and access to new sources of financing which would enable the
company to maintain appropriate levels of liquidity until the
necessary operational improvements can be attained.

There is no assurance that the company's business will generate
adequate cash flow from operations, that anticipated growth and
operating improvements will be realized or that future borrowings
will be available under the Senior Credit Facility or from any
other source in an amount sufficient to enable the company to
service its indebtedness, including the Notes due 2005, to fund
its other liquidity needs or obtain surety for its bonding
requirements. The company is seeking to improve its productivity
and lower its costs, while exploring the possible sale of assets
and negotiating for a restructure of its debt, as well as,
seeking an infusion of new capital.

There is also no assurance that the company will be successful in
these efforts.

LONDON FOG: Has Until April 19 to Assume or Reject Leases
The Honorable Peter J. Walsh, US Bankruptcy Court, District of
Delaware, entered an order on January 19, 2001 extending the
period within which the debtors may assume or reject unexpired
leases of non-residential real property to the earlier of April
19, 2001 or the Effective Date of the debtors' Joint Plan of
Reorganization dated December 28, 200.

LTV CORPORATION: Trustee Appoints Unsecured Creditors' Committee
Donald M. Robiner, United States Trustee, represented by Amy L.
Good, Assistant United States Trustee, appointed the following
creditors of The LTV Corporation, being among those holding the
largest unsecured claims who are willing to serve, as members of
the Official Committee of Unsecured Creditors in these Chapter 11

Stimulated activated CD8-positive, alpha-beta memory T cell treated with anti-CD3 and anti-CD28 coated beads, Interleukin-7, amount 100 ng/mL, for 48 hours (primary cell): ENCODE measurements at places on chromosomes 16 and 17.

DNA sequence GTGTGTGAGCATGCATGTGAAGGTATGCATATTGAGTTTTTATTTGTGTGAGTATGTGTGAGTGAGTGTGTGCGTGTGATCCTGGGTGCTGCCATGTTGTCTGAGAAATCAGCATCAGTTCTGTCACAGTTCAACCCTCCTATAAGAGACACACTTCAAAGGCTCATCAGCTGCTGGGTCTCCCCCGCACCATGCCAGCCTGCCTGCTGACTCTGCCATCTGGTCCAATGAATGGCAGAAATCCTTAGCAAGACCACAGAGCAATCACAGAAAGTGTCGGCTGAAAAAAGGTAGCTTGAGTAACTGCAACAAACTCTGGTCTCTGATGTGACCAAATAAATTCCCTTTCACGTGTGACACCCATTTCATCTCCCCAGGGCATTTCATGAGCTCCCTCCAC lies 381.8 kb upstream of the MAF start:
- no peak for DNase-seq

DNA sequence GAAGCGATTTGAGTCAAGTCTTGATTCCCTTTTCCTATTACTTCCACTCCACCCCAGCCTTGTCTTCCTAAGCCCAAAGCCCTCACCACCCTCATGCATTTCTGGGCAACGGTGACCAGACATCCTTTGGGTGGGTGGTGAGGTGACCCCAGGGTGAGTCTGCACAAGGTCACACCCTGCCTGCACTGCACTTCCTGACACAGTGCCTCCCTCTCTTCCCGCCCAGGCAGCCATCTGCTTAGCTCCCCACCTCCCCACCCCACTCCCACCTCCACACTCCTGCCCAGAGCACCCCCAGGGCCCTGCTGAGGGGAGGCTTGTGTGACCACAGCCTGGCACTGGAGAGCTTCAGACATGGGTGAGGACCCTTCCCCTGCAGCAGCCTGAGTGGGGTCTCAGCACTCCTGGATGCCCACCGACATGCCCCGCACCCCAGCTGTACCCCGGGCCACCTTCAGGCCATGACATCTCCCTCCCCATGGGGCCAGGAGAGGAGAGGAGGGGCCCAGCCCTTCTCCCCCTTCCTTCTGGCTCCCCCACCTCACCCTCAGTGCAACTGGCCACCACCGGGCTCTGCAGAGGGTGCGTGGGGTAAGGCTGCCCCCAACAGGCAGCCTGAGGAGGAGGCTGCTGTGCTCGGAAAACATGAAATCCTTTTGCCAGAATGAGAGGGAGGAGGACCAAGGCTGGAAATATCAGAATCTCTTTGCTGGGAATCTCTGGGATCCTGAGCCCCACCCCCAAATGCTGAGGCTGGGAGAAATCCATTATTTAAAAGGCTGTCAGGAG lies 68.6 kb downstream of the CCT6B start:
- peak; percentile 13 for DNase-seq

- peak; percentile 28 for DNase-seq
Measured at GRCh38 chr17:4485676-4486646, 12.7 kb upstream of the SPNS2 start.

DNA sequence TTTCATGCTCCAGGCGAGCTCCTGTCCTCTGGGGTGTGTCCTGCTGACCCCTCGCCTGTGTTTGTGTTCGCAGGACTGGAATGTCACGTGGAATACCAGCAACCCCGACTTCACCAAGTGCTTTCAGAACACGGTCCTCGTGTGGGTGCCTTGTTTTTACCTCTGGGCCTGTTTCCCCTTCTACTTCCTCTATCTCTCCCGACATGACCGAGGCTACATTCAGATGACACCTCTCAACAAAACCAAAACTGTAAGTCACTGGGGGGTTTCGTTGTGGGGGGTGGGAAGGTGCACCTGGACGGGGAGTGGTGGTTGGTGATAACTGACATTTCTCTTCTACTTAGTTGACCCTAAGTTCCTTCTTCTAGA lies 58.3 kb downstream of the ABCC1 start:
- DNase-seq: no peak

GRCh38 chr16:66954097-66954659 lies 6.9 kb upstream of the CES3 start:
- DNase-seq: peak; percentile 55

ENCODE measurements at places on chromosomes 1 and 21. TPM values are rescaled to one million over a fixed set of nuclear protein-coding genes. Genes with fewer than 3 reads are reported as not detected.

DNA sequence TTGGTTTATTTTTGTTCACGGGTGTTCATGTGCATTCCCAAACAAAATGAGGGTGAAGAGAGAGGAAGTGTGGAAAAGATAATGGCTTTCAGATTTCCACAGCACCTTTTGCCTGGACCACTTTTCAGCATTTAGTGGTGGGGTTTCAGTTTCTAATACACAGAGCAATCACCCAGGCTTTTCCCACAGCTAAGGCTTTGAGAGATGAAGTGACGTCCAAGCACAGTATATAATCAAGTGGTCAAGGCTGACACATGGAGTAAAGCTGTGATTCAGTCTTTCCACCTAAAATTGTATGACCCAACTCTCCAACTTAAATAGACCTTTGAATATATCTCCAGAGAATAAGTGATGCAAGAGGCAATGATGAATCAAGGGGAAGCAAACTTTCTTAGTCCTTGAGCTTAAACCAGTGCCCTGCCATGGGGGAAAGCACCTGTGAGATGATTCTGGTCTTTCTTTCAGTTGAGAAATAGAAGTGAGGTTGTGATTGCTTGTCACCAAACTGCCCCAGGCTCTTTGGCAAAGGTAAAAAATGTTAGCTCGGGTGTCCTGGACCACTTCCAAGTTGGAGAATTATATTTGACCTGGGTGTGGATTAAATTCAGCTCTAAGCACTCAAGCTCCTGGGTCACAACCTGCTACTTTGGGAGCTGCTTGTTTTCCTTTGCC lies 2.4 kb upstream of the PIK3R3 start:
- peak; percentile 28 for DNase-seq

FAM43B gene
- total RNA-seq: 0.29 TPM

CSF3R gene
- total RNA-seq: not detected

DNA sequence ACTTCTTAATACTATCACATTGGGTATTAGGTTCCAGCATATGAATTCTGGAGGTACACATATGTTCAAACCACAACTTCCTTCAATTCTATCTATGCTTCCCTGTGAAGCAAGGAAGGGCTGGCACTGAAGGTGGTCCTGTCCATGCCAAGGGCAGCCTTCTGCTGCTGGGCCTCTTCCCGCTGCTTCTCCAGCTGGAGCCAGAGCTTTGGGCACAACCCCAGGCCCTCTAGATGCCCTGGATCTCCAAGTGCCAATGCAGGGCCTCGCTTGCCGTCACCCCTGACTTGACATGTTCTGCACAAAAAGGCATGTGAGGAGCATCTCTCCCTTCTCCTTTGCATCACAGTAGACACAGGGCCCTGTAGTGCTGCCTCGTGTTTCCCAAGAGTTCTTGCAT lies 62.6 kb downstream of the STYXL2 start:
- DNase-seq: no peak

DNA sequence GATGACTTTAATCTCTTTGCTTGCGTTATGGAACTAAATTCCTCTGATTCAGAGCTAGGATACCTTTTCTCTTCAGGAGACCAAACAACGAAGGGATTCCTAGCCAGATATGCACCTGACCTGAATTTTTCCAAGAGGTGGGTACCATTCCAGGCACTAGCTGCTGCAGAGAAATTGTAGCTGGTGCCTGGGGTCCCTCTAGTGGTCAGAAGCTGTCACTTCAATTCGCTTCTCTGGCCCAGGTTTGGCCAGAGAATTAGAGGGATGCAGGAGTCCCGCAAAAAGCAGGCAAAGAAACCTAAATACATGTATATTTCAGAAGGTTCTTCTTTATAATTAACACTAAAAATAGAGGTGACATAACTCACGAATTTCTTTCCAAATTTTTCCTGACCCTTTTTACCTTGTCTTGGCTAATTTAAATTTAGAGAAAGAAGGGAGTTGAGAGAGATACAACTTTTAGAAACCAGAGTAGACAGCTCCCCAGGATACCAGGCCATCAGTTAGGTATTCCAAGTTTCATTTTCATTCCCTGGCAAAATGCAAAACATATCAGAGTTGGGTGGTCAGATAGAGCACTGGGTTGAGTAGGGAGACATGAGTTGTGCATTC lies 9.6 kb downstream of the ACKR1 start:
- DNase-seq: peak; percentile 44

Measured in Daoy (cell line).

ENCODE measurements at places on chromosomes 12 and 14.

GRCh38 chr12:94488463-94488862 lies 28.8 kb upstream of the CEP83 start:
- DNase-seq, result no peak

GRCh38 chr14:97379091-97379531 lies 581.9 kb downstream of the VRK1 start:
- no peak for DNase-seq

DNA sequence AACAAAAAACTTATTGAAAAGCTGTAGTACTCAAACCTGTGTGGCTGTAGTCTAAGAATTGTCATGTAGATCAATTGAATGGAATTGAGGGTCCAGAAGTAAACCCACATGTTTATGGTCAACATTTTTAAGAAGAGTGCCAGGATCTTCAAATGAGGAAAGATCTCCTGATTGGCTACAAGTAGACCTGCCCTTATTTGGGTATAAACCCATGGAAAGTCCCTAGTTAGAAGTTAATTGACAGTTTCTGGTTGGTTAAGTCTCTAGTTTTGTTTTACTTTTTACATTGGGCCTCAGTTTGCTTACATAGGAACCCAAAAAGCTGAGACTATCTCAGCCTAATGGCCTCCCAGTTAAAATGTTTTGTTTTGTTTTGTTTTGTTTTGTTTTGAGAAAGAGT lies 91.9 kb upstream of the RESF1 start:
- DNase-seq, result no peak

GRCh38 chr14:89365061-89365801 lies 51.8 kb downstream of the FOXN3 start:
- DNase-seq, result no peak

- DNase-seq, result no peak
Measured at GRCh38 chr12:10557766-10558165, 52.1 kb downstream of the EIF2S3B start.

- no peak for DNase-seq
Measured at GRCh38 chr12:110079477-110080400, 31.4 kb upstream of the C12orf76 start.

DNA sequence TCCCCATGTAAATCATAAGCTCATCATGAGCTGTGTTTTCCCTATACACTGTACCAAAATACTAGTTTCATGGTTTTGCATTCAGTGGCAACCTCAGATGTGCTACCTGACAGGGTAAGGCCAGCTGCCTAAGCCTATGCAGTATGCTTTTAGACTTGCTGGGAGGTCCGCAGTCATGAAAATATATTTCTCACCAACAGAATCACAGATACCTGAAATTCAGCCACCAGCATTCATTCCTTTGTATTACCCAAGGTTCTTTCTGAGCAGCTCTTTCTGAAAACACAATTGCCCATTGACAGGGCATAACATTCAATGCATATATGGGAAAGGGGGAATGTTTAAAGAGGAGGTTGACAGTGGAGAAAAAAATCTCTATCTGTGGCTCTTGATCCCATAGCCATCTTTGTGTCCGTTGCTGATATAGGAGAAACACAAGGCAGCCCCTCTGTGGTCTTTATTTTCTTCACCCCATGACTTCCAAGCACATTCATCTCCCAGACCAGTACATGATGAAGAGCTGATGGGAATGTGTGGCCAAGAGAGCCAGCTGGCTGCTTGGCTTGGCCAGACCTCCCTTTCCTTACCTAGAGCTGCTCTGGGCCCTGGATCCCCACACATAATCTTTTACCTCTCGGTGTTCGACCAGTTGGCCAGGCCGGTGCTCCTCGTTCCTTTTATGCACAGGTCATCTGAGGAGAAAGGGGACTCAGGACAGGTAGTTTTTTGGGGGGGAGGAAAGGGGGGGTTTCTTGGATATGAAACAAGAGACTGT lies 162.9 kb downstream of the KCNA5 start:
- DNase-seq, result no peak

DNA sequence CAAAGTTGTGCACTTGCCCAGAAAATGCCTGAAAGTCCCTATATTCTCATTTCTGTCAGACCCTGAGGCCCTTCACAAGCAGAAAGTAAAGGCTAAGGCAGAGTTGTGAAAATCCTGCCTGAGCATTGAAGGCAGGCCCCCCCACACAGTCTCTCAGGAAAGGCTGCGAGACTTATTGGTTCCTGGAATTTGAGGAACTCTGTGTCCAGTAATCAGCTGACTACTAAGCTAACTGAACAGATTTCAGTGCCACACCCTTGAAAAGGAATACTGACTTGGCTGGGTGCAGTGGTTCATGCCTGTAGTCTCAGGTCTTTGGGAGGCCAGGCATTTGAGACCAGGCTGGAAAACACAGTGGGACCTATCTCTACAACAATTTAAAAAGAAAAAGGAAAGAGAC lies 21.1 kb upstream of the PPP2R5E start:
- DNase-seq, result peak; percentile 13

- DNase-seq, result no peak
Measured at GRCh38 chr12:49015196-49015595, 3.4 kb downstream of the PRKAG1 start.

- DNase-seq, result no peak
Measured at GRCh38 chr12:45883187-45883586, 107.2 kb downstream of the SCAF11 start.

United Steel Workers of America
      c/o David Jury
      5 Gateway Center
      Pittsburgh, PA 15222
      (412) 562-2545

      Citizens Gas & Coke Utility
      c/o Stephen F. Shay
      2020 North meridian Street
      Indianapolis, IN 46202
      (317) 264-8802

      Roll Coater, Inc.
      c/o A. R. Sales
      8440 Woodfield Crossing
      Building 2, Suite 400
      Indianapolis, IN 46240
      (317) 467-6470

      Omnisource Corporation
      c/o Julie Schultz
      1610 North Clinton Street
      Fort Wayne, IN 46808
      (219) 423-8542

      Shiloh Industries, Inc.
      c/o Mark S. Wayman
      5389 West 130th Street
      Cleveland, Ohio 44130
      (216) 898-4295

      Cleveland-Cliffs, Inc.
      c/o William R. Calfee
      1100 Superior Avenue
      Cleveland, Ohio 44114-2589
      (216) 694-5547

      Pension Benefit Guaranty Corporation
      c/o Ajit Gadre
      1200 K Street NW
      Washington, DC 20005-4026
      (202) 326-4070, ext. 3655

      Koppers Industries
      c/o Donald Davis
      436 Seventh Avenue
      Pittsburgh, PA 15219
      (412) 227-2577

      Marblehead Lime, Inc.
      c/o Suzanna E. Ritzler
      390 East Joe Orr Road
      Chicago Heights, Illinois 60411
      (708) 757-1240

      Bearing Service Company of Pennsylvania
      c/o William Banks
      RIDC Industrial Park
      630 Alpha Drive
      Pittsburgh, Pennsylvania 15238
      (412) 963-7710

      The Interlake Steamship Company
      c/o John B. Hopkins
      4199 Kinross Lakes Parkway
      Richfield, Ohio 44286
      (330) 659-1402

      c/o Rick C. Giannantonio
      Legal Department
      76 South Main Street
      18th Floor
      Akron, Ohio 44308
      (303) 384-5893

      Wabash Alloys LLC
      A Division of Connell L.P.
      c/o Kathleen Murphy
      One International Place
      Fort Hill Square
      Boston, Massachusetts 02110
      (617) 737-2700

(LTV Bankruptcy News, Issue No. 3; Bankruptcy Creditors' Service,
Inc., 609/392-00900)